The migration of volatile organic vapors into existing and future structures (vapor intrusion, or “VI”) from contaminated soil and groundwater can lead to exposures of building occupants to potentially harmful levels of chemicals. Consequently, VI has emerged as a critical driver for investigating and remediating contaminated sites and is increasingly an avenue of inquiry during due diligence assessments for property transfers (Phase I and II environmental assessments). State regulatory agencies, including the Indiana Department of Environmental Management, have placed a high priority on VI as a potentially significant exposure pathway, and the U.S. EPA’s VI guidance to be issued in late 2012 adds substantial importance to this topic.

In response to this market and regulatory impetus, Wilcox has assembled a Vapor Intrusion Practice Team comprised of Technical Director Dr. Jim King, Dr. Chris Bonniwell, Dr. Ajit Joseph, Janna Stathyelich, PE and nationally known VI authority Rod Thompson. These professionals have combined their experience, expertise, and specialized VI training to develop innovative approaches for:

  • Establishing “off ramps” or strategies to exit the VI regulatory process,
  • Improving conceptual site models when VI is a potential exposure pathway,
  • Reducing VI assessment and mitigation/remediation costs, and
  • Reducing VI-related liabilities for Wilcox clients.

The behavior of organic vapors in the subsurface and their interaction with man-made structures are not fully understood, which can lead to mischaracterization of the VI exposure pathway. The Wilcox VI team is actively researching subsurface vapor migration and attenuation to improve our understanding of vapor/structure interaction and to develop better conceptual site models that lead to more effective and economical risk assessment, risk management, and remediation.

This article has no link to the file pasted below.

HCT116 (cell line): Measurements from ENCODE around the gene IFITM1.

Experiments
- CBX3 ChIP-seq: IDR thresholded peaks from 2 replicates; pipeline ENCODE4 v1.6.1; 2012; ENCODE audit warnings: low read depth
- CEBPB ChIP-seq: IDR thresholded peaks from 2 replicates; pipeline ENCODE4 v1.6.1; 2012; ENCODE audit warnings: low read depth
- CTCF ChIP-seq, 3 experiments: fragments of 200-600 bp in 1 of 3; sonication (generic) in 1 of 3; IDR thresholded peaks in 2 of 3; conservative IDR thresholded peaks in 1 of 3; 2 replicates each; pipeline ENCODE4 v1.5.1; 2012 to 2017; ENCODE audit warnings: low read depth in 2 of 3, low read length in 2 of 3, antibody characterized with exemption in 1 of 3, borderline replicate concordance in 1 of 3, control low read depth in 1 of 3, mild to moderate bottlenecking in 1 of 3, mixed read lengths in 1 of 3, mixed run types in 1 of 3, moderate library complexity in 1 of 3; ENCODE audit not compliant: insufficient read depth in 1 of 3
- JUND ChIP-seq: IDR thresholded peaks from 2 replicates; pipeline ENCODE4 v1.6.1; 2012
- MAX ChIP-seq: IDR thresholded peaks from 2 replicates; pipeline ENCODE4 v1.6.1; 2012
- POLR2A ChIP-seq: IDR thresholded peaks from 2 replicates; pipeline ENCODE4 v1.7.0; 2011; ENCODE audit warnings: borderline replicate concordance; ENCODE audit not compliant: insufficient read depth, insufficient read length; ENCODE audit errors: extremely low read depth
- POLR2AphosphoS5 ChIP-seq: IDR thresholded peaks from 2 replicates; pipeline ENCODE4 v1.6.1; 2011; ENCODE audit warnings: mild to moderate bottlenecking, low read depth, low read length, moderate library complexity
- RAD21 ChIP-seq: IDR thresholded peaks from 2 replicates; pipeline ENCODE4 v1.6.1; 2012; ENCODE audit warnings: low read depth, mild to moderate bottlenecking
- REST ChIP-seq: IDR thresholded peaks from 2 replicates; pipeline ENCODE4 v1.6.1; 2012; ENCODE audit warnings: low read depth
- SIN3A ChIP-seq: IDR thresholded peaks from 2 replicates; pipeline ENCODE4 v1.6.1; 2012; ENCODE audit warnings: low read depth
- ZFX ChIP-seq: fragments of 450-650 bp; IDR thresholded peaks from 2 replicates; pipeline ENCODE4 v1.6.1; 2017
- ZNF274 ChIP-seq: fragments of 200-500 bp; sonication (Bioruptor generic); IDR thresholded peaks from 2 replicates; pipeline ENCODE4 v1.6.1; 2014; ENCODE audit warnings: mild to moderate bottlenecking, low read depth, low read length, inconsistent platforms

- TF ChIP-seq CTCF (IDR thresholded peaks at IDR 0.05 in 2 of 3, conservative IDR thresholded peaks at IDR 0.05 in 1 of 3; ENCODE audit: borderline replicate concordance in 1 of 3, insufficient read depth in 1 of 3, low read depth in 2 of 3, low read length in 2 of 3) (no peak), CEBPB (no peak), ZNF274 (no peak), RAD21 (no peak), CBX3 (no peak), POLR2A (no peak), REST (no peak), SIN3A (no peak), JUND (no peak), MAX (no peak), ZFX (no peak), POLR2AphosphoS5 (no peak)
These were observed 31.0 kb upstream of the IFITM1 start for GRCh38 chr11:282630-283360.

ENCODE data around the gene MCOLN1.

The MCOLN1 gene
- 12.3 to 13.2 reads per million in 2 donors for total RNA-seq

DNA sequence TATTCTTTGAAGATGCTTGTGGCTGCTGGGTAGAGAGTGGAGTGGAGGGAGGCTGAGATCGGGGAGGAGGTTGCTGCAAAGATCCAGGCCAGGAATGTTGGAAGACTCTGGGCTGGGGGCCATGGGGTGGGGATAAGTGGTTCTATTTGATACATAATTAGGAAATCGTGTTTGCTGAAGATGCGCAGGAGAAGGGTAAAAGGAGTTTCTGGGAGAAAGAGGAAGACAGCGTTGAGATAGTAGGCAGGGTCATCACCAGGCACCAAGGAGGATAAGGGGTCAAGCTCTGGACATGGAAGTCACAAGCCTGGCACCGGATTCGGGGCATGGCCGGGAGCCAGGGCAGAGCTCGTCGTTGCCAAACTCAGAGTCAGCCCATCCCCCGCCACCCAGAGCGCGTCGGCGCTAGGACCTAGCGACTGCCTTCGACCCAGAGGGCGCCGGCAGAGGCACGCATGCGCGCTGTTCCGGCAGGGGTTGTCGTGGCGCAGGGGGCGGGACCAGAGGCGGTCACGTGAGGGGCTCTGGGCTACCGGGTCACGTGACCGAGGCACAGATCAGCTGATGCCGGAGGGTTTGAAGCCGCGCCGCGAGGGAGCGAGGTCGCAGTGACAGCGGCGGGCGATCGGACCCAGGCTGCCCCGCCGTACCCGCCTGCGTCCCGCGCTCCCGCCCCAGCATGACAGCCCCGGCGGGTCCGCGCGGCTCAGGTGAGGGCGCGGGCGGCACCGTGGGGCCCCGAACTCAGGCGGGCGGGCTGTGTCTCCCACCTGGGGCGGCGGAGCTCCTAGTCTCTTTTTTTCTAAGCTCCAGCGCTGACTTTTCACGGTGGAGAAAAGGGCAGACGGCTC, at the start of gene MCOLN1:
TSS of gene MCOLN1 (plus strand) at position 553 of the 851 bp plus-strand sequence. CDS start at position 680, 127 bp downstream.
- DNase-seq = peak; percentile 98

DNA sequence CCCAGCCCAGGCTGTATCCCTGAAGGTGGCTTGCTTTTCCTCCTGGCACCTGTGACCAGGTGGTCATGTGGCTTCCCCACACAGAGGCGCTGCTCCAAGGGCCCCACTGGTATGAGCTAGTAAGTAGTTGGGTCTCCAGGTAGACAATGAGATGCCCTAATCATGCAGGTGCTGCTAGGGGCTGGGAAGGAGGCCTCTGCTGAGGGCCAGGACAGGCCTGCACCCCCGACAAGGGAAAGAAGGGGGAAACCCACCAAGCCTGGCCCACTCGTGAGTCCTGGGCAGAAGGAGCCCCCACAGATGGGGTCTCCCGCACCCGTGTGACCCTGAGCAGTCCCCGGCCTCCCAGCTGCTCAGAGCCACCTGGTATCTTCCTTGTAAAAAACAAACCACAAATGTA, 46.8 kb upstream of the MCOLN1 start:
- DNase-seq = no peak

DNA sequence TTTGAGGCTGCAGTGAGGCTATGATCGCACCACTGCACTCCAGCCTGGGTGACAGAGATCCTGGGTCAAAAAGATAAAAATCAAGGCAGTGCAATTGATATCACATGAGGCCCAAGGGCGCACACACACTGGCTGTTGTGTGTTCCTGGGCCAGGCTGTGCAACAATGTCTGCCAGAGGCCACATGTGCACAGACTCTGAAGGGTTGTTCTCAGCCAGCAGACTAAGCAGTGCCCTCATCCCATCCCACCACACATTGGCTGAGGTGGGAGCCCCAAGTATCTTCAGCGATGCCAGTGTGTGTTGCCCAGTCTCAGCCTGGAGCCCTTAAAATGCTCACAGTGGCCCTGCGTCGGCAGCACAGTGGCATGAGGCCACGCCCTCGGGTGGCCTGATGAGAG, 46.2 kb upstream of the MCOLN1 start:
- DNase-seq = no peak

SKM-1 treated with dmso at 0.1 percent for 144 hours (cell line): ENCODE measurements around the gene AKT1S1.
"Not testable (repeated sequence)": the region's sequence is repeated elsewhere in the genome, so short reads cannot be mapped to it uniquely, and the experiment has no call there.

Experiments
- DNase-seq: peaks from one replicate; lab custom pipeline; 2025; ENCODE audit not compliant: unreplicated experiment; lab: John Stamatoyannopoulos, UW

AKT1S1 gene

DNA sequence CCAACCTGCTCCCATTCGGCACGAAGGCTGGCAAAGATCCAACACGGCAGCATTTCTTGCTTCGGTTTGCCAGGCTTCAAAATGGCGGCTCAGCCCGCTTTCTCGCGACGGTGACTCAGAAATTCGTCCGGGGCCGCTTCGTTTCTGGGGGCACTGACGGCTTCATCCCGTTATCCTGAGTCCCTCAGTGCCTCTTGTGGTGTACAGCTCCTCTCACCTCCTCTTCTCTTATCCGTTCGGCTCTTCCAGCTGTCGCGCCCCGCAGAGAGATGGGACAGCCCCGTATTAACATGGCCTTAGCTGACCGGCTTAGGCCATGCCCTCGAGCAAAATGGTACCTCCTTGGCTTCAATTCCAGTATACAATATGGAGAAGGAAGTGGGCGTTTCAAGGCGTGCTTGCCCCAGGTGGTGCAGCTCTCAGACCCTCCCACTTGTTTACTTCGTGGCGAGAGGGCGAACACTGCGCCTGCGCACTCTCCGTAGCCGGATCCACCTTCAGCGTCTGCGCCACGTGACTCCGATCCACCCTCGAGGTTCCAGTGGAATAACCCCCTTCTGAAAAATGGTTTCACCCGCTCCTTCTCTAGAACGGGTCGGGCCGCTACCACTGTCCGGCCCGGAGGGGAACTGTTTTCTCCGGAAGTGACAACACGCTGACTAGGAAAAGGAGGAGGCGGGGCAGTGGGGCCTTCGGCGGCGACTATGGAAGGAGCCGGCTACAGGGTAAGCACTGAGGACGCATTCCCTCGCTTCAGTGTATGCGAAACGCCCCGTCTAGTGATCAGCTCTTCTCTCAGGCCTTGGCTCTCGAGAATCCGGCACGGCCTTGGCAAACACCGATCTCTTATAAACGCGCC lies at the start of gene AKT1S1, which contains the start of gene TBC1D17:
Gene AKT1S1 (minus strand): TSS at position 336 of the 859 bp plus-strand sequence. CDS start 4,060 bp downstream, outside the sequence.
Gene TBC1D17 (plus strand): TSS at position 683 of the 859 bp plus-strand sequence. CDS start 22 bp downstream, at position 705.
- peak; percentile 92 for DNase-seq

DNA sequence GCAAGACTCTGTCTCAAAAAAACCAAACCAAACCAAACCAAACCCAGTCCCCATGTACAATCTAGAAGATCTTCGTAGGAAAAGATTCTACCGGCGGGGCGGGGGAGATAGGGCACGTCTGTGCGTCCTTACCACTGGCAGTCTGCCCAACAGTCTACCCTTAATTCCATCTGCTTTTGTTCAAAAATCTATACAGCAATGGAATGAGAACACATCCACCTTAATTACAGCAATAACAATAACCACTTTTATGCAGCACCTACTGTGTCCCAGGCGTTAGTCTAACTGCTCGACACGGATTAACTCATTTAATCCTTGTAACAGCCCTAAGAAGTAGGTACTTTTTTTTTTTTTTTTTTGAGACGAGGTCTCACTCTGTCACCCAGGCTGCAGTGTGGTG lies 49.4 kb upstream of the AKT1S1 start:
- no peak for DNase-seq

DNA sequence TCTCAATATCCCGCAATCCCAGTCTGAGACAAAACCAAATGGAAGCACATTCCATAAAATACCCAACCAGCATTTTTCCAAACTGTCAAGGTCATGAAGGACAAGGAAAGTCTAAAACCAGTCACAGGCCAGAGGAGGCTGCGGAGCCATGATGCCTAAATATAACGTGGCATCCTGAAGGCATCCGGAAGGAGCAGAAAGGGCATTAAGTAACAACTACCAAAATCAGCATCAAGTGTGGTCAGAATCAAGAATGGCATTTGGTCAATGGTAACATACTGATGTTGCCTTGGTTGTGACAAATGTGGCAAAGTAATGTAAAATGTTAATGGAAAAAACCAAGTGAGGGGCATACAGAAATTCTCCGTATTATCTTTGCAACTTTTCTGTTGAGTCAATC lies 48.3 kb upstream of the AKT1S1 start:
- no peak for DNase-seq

For example, the Wilcox VI team is developing:

  • Low-cost methods for assessing the concentrations of volatile organic compounds (VOCs) in groundwater in the upper portions of source aquifers.
  • Methods for extrapolating VI data from one structure to one or more additional structures as an alternative to sampling every structure in the group, each of which represents additional costs and potential liability.
  • Methods for economically integrating site-specific meteorological data into VI evaluations to supplement analytical samples and provide more robust VI assessments with fewer samples.
  • Strategies for minimizing or modifying the timing of air sampling to reduce potential litigation risks for clients.
  • Standard operating procedures (SOPs) for consistent application of emerging field and data-analysis methods.

The Wilcox VI team is also developing Expedited Site Characterization (ESC) approaches for VI and other types of site investigation to maximize client value and reduce costs. The foundations of ESC are:

    • More efficient and less expensive site characterizations that generate a high density of high-quality data.
    • Higher quality and more accurate conceptual site models that lead to better decisions about exposure pathways and exposure risks.
    • Improved remediation, risk-management, and monitoring decisions, which frequently translate into more effective, shorter-term mitigation and remediation and reduced time to site closure.

We would be pleased to have the opportunity to describe our VI experience and services in more detail and with specific application to your site or facility. Please contact any member of the Wilcox VI Practice Team at 317-472-0999.